Scholars will present on instances of Asian internationalism imbued within socialist movements in China, the Soviet Union, and the U.S. The panel will be moderated by Marilyn Young, Professor in the Department of History at NYU.
The panel will feature:
A Soviet Script for Asian America: Roar China
Assistant Professor, English, UC Berkeley
Steven Lee will discuss the 1930 New York staging of a Soviet play entitled Roar China. An indictment of Western imperialism in 1920s China, as well as an attempt to counter exoticist portrayals of Asia, the play was one of the most successful and well-traveled propaganda pieces of its time. It was also the first large-scale New York production to feature a predominantly Asian American cast.
Si-Lan Chen and Afro-Asian Anticolonialism in Moscow
Ph.D. Candidate, American Civilization, Brown University
Ani Mukherji will speak from his paper on Sylvia (Si-lan) Chen, the Afro-Chinese Trinidadian daughter of Sun Yat-Sen’s Foreign Minister Eugene Chen. Chen’s family lived exiled in Moscow after the failed Chinese Revolution of 1925-1927. She criticized racial injustice in the American South, imperialist militarism in Asia, and the excessive masculinity of fascist culture in Europe in her dance work. In addition to this cultural work, Chen also attempted to embody her vision of proletarian internationalism in her personal life, as evidenced by the construction of an inter-racial, anticolonial romance in her love letters to the African American poet Langston Hughes. The analysis of Chen’s life and labor in Moscow sheds light on the uses of modern dance as a political form in the interwar period, the culture of Afro-Asian anticolonialism, and the limits of proletarian fraternalism.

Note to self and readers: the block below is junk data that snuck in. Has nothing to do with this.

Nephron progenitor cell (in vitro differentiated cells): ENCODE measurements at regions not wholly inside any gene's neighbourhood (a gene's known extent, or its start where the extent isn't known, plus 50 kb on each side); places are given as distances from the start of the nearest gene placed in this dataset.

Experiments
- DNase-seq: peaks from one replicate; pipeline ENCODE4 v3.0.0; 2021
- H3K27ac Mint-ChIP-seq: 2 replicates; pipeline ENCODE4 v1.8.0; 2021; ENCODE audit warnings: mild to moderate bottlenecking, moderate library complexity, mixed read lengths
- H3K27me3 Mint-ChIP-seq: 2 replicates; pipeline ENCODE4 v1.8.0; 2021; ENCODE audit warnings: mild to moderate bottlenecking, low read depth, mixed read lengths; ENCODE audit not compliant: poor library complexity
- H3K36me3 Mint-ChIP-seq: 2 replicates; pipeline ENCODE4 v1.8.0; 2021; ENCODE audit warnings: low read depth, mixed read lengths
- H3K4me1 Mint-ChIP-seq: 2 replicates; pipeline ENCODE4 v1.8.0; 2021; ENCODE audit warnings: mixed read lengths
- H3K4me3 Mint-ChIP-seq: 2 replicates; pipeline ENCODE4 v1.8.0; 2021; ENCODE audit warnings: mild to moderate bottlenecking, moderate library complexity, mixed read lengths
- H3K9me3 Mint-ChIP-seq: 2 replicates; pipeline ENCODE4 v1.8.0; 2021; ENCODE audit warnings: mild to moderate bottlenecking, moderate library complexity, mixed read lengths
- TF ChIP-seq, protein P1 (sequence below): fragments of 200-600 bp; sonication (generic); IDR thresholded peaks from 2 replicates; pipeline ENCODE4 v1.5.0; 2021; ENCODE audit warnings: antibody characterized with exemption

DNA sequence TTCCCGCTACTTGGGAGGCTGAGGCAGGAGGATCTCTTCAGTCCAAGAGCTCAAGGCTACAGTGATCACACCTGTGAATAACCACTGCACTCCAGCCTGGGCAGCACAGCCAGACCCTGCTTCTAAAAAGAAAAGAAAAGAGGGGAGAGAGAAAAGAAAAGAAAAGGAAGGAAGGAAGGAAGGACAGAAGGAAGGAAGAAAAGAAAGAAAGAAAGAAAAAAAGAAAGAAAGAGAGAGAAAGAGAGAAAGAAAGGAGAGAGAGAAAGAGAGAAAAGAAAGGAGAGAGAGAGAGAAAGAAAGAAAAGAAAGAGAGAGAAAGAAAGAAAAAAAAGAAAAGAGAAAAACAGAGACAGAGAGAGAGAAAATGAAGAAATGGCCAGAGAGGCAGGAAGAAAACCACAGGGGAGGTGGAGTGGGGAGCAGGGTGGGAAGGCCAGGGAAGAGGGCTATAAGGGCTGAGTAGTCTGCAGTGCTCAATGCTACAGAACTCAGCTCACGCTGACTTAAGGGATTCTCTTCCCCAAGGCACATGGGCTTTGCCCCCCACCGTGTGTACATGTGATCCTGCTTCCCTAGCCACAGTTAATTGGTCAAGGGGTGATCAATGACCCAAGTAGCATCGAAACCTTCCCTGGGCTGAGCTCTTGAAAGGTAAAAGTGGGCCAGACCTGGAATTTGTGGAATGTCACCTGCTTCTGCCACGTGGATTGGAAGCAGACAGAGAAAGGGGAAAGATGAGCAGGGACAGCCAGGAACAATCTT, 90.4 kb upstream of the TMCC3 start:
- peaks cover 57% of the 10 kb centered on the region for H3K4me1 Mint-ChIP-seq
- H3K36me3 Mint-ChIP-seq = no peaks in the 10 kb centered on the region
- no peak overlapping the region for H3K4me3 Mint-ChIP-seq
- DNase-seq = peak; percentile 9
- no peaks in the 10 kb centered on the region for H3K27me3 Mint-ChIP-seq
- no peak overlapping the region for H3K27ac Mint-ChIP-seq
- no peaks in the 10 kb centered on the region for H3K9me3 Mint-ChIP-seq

Fragments of the U.S.-Sino Cultural Front, or How to Save Ding Ling’s Life
Richard Jean So
Visiting Assistant Professor, Comparative Literature, Williams College
Richard Jean So will examine the brief and partial formation of an unprecedented American-Chinese leftist “Cultural Front” in the early 1930s. He will focus on the ACLU and China League of Civil Rights’ campaign to liberate the Chinese author Ding Ling, who was abducted and held captive by the Nationalist Government (KMT) from 1931 to 1937. This campaign, organized by Song Qingling (Madame Sun Yat-Sen) and ACLU director Roger Baldwin, drew its support from American, Russian, and Chinese leftists, and spanned three continents. It served to galvanize the emergence of a new and dynamic “transnational” anti-fascist intellectual front.
Indigeneity and Transnationalism in Contemporary Asian American Literature
Assistant Professor, English, Columbia University
Wen Jin will turn to a contemporary incarnation of twentieth-century Asian internationalism. Chinese American writer Alex Kuo, who remains an under-studied figure despite his long association with the Asian American movement, published his second novel Panda Diaries in 2006, almost 17 years after it was completed. Through its juxtaposition of the histories of indigenous peoples in the U.S. and China, the novel provides a transnational critique of the racial cost of national expansion. This critique, arguably, continues the work of earlier forms of Asian internationalism but in an era in which state socialism has become increasingly understood as integral to global capitalism, rather than an alternative to it.